Artificial Intelligence & Governance –
Part I: How Artificial Intelligence
Can Become a Competitive Edge for SMEs

A new chapter in the debate on AI development has started in light of the discussions on the Data Strategy, the new model for the Digital Single Market, the need for an industrial policy 4.0 and the passing of the Digital Services Act.

The economic dimension and aspirations of the European digital advantage are very much linked with societal, cultural and political views of the future. We see our part in the debate by putting a spotlight on SMEs. What is the potential impact of AI on business practices across various industries and along SMEs’ internal value chain? What are the barriers for adoption? What could be the best regulatory framework, the management patterns and oversight of the AI systems development?

Artificial Intelligence is changing our world. We cannot afford not to utilize, nor do we have time to lose with regard to its development.

The Digital Markets Act:
What is the Right Way to Regulate the Tech Industry to Empower SMEs?

We must not miss a historic opportunity to devise what everyone agreed is needed: an informed regulation by policy-makers and new business models for big tech industries.

During normal business times, digital platforms and their services act as a bridge to fill the gaps that SMEs may have. In competitive situations, smarter deployment of digital services can multiply efforts and make SMEs more agile, more efficient, more able to compete for talent, customers and sales. At the same time, the pandemic forced SMEs to change their businesses: overall, 80% of SMEs increased use of digital services, demonstrating their broad application and value.

In this hasty transition, decision-makers should cultivate a regulatory environment that nurtures SME access to world-class digital services and a global customer base and abstain from policies that indirectly increase the cost of digital services for price-sensitive SME leaders. To prevent such barriers and blockers to materialise for European SMEs, we strongly advocate for regulators and the tech industry to form structured partnerships and joint taskforces, which already exist in other industries. Such practical action could make a real difference to millions of consumers and business users of platforms, maximising the total impact on the EU economy.

Artificial Intelligence & Governance –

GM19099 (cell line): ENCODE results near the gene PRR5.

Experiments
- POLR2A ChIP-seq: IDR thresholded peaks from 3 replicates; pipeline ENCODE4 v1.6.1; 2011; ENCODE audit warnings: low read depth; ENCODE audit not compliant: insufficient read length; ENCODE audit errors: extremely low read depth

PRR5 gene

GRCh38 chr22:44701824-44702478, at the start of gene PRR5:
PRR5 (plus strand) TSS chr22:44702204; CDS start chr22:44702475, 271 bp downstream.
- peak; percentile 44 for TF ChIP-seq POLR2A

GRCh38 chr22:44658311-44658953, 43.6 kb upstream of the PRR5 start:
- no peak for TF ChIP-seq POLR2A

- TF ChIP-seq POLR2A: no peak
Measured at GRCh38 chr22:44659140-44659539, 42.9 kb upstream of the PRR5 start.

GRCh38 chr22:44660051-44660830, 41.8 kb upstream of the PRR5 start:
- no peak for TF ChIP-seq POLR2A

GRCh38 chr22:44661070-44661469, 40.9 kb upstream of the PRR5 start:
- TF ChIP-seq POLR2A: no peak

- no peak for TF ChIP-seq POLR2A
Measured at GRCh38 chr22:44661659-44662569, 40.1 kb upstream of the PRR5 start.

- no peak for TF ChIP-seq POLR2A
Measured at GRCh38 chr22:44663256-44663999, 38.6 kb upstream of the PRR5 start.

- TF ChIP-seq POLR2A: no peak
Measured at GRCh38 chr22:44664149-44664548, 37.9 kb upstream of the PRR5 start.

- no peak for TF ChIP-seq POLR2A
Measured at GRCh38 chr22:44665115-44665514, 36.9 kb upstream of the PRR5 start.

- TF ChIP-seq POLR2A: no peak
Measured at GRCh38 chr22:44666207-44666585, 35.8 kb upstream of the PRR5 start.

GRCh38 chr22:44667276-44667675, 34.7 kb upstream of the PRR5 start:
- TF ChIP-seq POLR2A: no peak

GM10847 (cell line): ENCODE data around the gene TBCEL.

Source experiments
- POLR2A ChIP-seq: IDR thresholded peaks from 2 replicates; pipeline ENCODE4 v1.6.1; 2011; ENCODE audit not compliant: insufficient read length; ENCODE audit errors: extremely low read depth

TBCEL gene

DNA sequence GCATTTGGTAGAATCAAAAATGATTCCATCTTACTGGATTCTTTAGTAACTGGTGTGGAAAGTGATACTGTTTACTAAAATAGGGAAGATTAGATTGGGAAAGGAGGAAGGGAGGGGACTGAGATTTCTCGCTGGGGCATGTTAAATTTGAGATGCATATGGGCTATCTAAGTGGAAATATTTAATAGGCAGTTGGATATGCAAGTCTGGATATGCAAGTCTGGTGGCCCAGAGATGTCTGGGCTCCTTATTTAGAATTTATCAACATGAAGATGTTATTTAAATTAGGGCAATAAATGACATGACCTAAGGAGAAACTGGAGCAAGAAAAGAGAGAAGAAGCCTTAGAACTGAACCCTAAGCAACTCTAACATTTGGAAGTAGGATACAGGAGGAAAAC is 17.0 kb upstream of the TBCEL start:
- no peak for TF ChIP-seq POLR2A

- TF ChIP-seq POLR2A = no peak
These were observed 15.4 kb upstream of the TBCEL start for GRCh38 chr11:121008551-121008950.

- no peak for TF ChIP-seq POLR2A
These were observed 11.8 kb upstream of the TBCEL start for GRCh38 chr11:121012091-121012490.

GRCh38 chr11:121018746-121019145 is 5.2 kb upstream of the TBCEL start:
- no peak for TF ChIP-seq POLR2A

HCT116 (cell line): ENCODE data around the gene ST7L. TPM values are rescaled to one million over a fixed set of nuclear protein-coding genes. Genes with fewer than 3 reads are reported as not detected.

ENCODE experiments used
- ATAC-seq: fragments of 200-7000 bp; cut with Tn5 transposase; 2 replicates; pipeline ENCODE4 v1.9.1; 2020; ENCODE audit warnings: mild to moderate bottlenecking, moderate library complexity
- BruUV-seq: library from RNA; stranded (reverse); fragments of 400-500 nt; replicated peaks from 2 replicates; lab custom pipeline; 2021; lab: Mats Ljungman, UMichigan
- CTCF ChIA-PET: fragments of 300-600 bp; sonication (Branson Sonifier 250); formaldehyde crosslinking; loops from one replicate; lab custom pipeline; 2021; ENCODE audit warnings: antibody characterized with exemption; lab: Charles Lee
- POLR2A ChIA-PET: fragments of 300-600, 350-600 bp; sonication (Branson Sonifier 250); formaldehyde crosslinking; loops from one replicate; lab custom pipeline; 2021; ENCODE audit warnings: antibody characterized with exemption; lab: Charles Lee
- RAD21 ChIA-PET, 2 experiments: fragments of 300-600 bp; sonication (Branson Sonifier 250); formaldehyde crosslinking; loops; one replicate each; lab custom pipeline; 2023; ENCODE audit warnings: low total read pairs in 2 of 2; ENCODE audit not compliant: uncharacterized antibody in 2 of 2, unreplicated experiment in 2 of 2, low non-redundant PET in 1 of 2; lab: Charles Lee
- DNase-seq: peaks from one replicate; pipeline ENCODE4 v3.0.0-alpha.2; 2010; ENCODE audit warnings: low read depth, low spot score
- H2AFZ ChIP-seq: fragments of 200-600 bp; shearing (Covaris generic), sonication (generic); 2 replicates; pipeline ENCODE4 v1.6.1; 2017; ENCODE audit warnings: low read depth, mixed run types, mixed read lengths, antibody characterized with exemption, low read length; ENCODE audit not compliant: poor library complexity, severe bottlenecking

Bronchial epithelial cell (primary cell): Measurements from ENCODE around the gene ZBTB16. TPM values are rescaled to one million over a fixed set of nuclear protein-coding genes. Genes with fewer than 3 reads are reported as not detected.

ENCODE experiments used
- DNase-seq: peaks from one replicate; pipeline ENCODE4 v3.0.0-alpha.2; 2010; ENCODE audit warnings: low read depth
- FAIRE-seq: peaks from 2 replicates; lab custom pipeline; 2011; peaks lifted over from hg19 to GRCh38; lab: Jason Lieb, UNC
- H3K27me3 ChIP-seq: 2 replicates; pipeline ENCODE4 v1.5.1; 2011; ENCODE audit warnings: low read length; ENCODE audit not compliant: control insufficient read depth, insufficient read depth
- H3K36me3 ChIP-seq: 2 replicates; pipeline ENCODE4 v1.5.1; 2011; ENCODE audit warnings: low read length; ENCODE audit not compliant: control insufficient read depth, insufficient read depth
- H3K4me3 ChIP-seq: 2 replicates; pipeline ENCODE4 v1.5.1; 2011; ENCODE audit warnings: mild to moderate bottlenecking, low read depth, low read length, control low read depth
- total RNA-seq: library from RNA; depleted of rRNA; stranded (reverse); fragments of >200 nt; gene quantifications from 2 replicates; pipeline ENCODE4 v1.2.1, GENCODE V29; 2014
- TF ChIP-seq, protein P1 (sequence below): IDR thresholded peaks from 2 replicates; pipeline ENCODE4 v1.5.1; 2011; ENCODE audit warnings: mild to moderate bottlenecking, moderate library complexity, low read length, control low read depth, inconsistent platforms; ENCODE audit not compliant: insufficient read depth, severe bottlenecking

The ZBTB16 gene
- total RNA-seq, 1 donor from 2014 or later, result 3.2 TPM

Part II The Future of AI Regulation:
Global Competition, Economy, Society & Ethics

A new chapter in the debate on AI development has started in light of the discussions on the Data Strategy, the new model for the Digital Single Market, the need for an industrial policy 4.0 and the passing of the Digital Services Act.

The economic dimension and aspirations of the European digital advantage must be linked with societal, cultural, political and even psychological views of the future. All of the above mentioned are necessary and key to the future of European competitive advantage.

At this stage of the debate on the future of AI and digital issues in the EU, we need to take a holistic view and develop a broad understanding of many aspects of digital development. During out discussion we will look at the best future regulatory framework, the management patterns and oversight of the AI systems development.

Artificial Intelligence is changing our world. We cannot afford not to utilize, nor do we have time to lose with regard to its development.

Fair and Good Communication

In a post-pandemic and digital age, Communication must necessarily have social purposes and it must certainly be “true”. True Communication is the one that, first of all, verifies the truthfulness of the news and spreads it clearly and reaches the latest (even in person) and those who do not have easy access or possibility.

Pope Francis “goes to the heart of communication, to the essence of what it means to communicate” and says: “Internet, if lived as a network of people and not just as a network of wires,” is a “gift from God”. The Pope does not fail to underline the pitfalls of the web, reiterating that “no matter how important technologies are, they can never replace humans. It is the journalists who have to go out on the streets, meet people, look for stories. This is up to the people, technologies can’t do it”.

Communicating Hope

After the global crisis we need to rethink about a human coexistence, in order to build a better future, and Communication plays a fundamental role. This Communication must be certified, must be secure information, aware about the risks of infodemics such as the excess of information that circulates, to insinuate doubts, which threaten rather than reconstruct the truth.

Communication in the digital age, therefore, is an interaction between man and technology where humanity is expressed in output and news and where the Education of Digitalization becomes necessary for the coexistence of both.

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